[06:48] What happens when we do strenuous exercise is we produce a molecule that is in a class called endorphins. Endorphins is a group of different, there many of them, there are about 20 of them. And it stands for “endogenous morphine”. So we’re actually producing our own pain-relieving molecule when we have excess stress and strain on the muscle tissues. And that endorphin production increases dopamine, so it actually we get a little pleasure, we get a little reward. And so perhaps we can interpret that as the pain is making us feel a little bit better. But basically it’s kind of like, If this hurts, if I stop doing it, I’ll feel better. Well just how about just don’t do it in the 1st place? And I think that’s something that we can learn from this—that we’re really not getting any benefit from this production of the endorphins and the dopamine except for just a short-term feeling of pleasure. But there are many other ways that we can do that. One of the easiest ways to make endorphins is laughing.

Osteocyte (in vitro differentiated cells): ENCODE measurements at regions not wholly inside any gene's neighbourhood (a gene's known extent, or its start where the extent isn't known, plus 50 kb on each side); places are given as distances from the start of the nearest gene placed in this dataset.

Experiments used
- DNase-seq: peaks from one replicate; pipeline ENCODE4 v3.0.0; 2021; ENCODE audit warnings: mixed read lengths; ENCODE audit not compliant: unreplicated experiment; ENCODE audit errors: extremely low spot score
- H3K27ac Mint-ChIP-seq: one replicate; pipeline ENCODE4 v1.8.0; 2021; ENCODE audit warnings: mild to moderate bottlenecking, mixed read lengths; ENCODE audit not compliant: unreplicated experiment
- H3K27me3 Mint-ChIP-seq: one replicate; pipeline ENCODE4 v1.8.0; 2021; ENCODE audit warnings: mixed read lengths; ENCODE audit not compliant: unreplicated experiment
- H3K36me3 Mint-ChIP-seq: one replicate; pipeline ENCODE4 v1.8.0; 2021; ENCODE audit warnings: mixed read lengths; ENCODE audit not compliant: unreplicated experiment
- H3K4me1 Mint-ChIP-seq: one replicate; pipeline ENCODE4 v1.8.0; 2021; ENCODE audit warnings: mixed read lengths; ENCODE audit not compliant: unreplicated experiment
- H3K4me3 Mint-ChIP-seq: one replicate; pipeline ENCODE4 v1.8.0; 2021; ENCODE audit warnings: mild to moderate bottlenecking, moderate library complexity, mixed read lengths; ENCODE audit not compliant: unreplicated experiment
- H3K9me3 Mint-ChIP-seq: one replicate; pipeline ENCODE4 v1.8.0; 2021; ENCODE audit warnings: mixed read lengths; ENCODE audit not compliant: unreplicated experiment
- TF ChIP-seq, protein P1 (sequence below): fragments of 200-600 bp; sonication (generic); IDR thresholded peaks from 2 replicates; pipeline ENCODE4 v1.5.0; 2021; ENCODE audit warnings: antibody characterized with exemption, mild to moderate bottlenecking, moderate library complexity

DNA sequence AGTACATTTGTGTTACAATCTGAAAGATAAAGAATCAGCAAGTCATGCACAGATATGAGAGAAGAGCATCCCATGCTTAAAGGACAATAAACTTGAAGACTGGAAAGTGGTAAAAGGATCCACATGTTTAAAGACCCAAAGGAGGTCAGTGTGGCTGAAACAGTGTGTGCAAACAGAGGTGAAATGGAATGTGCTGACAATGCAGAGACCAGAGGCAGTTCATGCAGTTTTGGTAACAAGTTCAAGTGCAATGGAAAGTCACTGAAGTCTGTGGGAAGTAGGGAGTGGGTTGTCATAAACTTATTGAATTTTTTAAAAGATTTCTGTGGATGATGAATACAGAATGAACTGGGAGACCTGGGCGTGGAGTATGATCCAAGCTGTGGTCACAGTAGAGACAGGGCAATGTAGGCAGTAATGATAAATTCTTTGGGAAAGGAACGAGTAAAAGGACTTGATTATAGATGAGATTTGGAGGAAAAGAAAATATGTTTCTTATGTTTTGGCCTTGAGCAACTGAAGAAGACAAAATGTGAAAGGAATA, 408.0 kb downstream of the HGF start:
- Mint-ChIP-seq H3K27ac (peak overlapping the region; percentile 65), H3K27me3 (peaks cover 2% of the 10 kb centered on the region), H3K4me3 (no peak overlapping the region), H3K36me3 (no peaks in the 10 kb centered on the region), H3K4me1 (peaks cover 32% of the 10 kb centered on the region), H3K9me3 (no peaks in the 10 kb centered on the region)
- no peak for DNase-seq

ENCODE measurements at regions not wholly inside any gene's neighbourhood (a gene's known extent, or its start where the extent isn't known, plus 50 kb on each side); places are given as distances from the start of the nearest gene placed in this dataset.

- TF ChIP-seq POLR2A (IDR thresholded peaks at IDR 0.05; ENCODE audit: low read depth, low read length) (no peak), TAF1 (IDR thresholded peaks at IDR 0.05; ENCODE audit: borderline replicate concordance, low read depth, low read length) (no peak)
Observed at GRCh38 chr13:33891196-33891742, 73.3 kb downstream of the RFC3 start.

[08:12] The Pain Trap